Was it really a whole year ago? It still doesn't seem possible.
On June 19, 2009, after nearly two years of preparation and seemingly unending months of anxiety brought on by an unfriendly national economy, Steve and I closed on the sale of our signature house in hyper-urban Arlington, Va., the one we'd spent 27 years re-creating into something that was ours alone. We picked up the cats, the fish, and the plants, and drove six hours straight south into a completely new life in deeply rural North Carolina. All we knew was that we were headed for a rental house and that our landlord would be the builder in whose hands we'd decided to trust the plans for our dream home by the water. Would we feel dislocated? Would we be accepted? Would the Klan burn a cross on our lawn? All of those questions crossed our minds. But we had each other, and we had the knowledge that up to then we'd been able to fit in anywhere. Heck, I'd spent two years of my life in Ghana, West Africa, the equivalent of another planet. If that dislocation didn't do me in, a move to the sticks would be more like re-locating to another house in the same neighborhood. Never did we feel we were making an unwise move. And a year later, we are all the more confident in the wisdom of our decision, and happy about it.
Oh, there have been changes in attitude. In my urban life you wouldn't have caught me dead or alive in a Wal-Mart, unless there was some bargain that simply couldn't go unheeded. Here, the Wal-Mart is the only big-box store for 60 miles in any direction. (There is a Lowe's nearby, thank goodness!) It stands in lonely grandeur on the outskirts of Elizabeth City, awaiting the mixed-use housing planned for its surrounds. It stands shining in the distance along with the strip mall that came with it, which includes a good pet store. Since this is the only such store for miles around, it must be many things to many types of people. It succeeds more than it fails.
Also in my previous life, I used to shop for food à l'européenne, making a daily trip to my beloved Harris-Teeter to be inspired by its gorgeous produce and wonderful meat selection for the day's dinner. Here, you can't go around any corner without running into a Food Lion--truly the Starbucks of the rural North Carolina, making up in utter ubiquity for it's complete lack of corporate style. I admit to an irrational prejudice against the chain, probably because of its name, which I find just stupid, thinking of it as an overgrown country store. (Capers are in the foreign food section, when you can get them. Fresh thyme was an unknown in the produce aisle until I asked for it.) But I shop there because the prices of this most base of basic selection can't be beat. There's a very nice store, a Harris-Teeter ripoff, called Farm Fresh in E. City. I go there for things like copper polish, Swiss chard or fennel bulbs, great cheeses, and my beloved Batampte pickles. I can even pick up kimchee there when my tastebuds so dictate. (And when it comes to produce, in the summer we are abundantly blessed with several farm stands to choose from.)
We do sorely miss a few things about the big city. Bed, Bath and Beyond is a marvelous place that seems downright miraculous upon entering one after a long absence. The occasional foray into Target. A Thai restaurant. (Mexican and Chinese are well represented, and there's even a Caribbean chop bar in Elizabeth City.) A selection of first-run movie theaters--we have to go all the way to the Outer Banks for a multiplex. Netflix has never been so welcome or necessary.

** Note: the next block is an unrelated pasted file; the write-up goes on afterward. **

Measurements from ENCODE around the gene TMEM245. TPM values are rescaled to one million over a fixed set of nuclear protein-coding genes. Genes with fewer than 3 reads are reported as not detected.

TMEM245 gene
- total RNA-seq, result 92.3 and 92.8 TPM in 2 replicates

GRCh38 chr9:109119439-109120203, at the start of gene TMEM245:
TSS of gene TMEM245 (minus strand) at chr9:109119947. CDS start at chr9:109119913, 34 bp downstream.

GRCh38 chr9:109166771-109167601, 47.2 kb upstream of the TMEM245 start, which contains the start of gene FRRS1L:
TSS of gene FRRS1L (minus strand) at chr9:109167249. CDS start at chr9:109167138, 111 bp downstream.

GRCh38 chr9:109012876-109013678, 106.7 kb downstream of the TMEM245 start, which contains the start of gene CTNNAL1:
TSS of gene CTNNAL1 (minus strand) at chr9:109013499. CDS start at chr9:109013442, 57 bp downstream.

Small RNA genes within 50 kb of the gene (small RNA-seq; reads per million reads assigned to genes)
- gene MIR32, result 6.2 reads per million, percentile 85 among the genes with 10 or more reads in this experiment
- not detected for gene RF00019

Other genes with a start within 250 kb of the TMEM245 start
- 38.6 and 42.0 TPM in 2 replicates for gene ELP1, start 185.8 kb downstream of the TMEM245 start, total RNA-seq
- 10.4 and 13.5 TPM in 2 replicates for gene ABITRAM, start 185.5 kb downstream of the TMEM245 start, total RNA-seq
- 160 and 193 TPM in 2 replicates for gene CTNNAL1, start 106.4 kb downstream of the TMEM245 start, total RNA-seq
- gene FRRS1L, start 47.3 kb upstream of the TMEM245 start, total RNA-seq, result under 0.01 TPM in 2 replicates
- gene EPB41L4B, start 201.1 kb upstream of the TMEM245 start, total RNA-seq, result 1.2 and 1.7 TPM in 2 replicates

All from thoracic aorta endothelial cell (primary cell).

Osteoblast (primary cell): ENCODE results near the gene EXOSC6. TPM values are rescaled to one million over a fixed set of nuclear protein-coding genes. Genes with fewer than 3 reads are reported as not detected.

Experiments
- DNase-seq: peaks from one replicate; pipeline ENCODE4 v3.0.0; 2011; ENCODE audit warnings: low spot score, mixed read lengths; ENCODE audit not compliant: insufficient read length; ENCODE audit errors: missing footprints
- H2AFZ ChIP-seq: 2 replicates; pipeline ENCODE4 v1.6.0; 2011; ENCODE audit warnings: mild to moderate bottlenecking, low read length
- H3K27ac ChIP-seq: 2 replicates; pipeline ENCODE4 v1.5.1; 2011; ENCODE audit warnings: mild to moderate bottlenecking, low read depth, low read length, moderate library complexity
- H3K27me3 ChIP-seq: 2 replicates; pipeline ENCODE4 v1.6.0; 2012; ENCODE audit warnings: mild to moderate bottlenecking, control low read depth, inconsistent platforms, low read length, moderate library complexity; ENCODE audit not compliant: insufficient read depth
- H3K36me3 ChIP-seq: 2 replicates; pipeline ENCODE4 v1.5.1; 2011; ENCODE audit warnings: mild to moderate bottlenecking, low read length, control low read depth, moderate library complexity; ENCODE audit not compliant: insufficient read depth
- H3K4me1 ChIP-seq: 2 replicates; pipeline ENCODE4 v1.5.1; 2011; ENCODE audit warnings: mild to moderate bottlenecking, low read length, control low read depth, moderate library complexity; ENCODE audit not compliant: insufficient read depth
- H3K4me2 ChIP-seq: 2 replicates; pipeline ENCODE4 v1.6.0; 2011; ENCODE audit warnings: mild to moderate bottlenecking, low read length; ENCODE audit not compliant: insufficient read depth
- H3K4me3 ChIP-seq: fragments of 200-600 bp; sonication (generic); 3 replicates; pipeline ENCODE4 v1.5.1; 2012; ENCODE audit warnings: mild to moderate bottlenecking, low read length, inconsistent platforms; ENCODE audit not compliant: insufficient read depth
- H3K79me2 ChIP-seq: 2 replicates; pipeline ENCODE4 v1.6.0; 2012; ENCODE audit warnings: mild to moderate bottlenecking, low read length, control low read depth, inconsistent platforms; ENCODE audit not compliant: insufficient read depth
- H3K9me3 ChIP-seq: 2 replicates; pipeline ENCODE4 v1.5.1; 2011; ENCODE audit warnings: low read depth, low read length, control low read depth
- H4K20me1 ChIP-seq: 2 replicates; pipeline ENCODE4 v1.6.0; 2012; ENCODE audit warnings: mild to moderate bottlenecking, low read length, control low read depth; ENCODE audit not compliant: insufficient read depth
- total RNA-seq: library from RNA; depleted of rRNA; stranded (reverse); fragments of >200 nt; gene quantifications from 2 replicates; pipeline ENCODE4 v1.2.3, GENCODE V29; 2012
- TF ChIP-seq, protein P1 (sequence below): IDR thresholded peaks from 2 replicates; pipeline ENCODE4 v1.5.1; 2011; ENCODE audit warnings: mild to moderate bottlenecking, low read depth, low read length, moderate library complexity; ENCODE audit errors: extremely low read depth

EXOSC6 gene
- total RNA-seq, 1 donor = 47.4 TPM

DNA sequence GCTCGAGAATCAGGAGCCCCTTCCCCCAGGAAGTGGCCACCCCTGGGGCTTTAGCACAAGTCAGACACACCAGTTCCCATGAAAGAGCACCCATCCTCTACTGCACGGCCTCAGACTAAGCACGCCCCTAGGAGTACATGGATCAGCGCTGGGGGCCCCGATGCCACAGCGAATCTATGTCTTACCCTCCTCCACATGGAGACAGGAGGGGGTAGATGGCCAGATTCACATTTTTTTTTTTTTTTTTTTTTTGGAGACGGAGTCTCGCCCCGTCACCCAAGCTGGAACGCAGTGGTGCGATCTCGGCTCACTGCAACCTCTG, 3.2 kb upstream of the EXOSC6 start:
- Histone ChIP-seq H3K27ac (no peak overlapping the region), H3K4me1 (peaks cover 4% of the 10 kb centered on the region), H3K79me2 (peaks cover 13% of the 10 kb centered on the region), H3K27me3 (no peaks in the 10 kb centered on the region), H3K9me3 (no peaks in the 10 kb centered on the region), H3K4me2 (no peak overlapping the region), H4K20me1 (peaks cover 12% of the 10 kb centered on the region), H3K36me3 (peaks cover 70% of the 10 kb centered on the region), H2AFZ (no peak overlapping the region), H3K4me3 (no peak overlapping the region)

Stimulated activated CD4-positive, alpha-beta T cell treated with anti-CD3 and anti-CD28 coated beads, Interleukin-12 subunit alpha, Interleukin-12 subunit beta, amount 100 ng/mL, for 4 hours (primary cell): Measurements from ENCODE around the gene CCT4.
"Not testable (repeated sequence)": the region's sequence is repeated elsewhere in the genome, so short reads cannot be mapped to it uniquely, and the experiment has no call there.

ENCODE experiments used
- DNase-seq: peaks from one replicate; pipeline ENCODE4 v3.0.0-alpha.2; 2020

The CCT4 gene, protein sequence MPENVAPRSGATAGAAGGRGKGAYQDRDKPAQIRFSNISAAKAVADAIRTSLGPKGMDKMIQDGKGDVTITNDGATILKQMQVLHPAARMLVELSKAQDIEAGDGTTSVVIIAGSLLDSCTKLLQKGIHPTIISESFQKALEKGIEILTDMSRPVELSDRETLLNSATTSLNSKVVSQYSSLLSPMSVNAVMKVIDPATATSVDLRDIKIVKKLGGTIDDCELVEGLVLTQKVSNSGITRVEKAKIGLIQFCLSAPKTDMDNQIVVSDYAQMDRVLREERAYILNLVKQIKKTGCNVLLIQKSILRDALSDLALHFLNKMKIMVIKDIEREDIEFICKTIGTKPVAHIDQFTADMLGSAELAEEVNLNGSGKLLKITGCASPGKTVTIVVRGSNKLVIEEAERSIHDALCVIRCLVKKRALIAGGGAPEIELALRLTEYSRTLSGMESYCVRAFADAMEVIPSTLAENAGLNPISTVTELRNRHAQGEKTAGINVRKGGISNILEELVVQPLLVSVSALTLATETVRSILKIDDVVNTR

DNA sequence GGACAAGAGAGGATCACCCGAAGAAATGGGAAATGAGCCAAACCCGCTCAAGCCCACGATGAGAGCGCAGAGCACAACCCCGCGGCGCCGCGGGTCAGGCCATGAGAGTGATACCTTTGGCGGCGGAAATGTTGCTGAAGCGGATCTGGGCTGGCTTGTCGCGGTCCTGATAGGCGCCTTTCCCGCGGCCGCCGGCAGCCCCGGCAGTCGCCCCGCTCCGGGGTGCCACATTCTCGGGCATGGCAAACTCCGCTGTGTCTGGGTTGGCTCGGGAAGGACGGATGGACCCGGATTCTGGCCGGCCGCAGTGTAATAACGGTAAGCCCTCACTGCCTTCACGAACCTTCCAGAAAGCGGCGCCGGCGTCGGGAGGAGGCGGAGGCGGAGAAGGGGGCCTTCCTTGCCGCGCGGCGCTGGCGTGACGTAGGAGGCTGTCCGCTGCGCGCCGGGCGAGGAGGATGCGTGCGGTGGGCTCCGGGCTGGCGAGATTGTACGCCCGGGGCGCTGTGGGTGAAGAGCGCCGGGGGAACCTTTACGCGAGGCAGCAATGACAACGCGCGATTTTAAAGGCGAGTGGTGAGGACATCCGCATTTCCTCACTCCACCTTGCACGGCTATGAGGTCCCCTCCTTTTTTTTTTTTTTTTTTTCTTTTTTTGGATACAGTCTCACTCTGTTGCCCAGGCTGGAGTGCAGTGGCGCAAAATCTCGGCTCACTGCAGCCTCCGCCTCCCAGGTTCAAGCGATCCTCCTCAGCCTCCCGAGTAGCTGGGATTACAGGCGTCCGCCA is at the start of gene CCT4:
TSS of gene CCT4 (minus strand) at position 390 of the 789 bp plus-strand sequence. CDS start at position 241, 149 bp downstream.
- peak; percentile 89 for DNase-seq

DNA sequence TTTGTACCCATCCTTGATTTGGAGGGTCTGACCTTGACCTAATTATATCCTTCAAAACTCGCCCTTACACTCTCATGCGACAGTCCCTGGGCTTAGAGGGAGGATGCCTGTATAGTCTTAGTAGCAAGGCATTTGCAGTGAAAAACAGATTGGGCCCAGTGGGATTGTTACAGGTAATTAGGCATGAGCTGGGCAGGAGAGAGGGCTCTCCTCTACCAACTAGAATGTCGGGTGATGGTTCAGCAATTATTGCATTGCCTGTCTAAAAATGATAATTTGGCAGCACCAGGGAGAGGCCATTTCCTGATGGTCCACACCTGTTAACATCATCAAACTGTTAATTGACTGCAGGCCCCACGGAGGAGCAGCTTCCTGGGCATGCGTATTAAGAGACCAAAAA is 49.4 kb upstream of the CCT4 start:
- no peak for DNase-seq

And we miss the proximity of our friends in Washington, but we don't miss the city itself. (Our best friends tend to be scattered all over the country, anyway, so being here doesn't make such big difference.) We miss the funky diversity of our Arlington neighborhood, but little by little we are learning where the weird people are down here--which is most certainly not among our lovely, well-meaning but totally homogeneous neighbors--we are the diversity in this little enclave, and they actually seem grateful for our presence. We are on a search for fellow-travelers and know they are out there. Meanwhile, our pink flamingos and the rainbow flag speak for themselves. What they may say to the literal-minded, camp-challenged locals is another story entirely--("all those flamingos...you guys really like the tropics, huh?") but we are making our statement.
We love looking at "our" creek every day, through the forest of cattails and bog flowers whose lives we made possible through the sweat of our backs. We love the starry nights, where the spilled-milk inspiration for the name of our galaxy is still visible. We love that through the good offices of a couple of very modest but pivotal people in our life here--our real estate agent and our builder--we have access to a network of first-rate craftspeople whose word is so good they don't even require contracts. When they say they will do something, they do it. It's a very high moral standard to live up to, and one reason the recent troubles with the home equity loan (finally resolved) were so distressing--it's not fair to make these good people wait so long for their due, since they have shown you such good faith. Where else could we be honored with such a tender obligation?
Most of all, even though we have not said it in so many words, Steve and I love that we have each other. Each of us made this life-changing adventure possible for the other. Without me, Steve would still be sitting in Arlington, stressing impotently over lost property values. Without Steve, his genius for design and his hands-on skills, my life would be far poorer and less filled with beauty. When it comes right down to it, that might be the best thing of all about this new life. With each other, we've seen without any doubt that we can do just about anything we set our minds to. We're coming up to 31 years next month. May the next 31 be half as good.